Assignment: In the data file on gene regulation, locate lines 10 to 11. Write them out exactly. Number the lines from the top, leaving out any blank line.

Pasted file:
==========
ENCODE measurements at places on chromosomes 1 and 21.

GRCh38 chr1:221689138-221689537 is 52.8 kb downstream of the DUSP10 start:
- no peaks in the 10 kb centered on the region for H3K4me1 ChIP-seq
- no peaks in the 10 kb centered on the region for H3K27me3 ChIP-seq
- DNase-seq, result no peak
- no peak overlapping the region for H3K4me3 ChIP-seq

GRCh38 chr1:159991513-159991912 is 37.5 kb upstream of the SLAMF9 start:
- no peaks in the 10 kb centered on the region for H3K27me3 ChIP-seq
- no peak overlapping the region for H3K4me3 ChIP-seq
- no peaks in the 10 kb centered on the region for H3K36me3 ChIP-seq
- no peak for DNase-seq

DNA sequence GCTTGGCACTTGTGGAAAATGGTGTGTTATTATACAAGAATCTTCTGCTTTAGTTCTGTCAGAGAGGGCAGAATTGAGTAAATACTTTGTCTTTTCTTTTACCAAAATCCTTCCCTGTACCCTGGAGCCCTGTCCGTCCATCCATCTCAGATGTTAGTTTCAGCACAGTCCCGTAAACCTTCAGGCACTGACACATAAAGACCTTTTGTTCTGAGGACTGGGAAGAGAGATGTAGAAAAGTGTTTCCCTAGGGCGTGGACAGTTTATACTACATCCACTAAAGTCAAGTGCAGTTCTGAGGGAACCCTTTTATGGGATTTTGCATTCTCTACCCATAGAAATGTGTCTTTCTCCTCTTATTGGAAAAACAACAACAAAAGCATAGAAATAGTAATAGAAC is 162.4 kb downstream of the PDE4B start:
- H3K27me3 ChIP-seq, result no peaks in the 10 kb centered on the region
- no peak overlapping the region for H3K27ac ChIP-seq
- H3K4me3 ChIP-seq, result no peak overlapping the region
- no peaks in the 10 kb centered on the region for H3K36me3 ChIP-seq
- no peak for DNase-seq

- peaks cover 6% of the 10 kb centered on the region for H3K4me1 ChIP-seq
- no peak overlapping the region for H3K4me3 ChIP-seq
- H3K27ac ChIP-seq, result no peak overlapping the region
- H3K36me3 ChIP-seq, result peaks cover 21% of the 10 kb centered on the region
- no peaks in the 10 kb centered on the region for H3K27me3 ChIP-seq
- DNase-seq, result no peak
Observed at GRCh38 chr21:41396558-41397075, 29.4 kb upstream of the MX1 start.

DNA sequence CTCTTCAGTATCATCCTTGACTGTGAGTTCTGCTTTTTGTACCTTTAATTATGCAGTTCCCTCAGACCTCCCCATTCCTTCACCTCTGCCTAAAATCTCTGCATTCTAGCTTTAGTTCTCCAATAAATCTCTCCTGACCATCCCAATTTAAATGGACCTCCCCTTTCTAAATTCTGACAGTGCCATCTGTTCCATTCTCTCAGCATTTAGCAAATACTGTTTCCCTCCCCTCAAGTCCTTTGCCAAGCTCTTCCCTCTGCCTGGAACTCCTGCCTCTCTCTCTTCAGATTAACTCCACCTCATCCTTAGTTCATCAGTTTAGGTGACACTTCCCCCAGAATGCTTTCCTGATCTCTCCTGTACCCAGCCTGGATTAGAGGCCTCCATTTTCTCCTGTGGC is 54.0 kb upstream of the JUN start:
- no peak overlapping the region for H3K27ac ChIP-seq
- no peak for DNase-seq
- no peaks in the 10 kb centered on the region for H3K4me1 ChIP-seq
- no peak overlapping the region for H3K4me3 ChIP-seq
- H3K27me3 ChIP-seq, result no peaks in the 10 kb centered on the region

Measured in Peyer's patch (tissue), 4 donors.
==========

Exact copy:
- no peaks in the 10 kb centered on the region for H3K36me3 ChIP-seq
- no peak for DNase-seq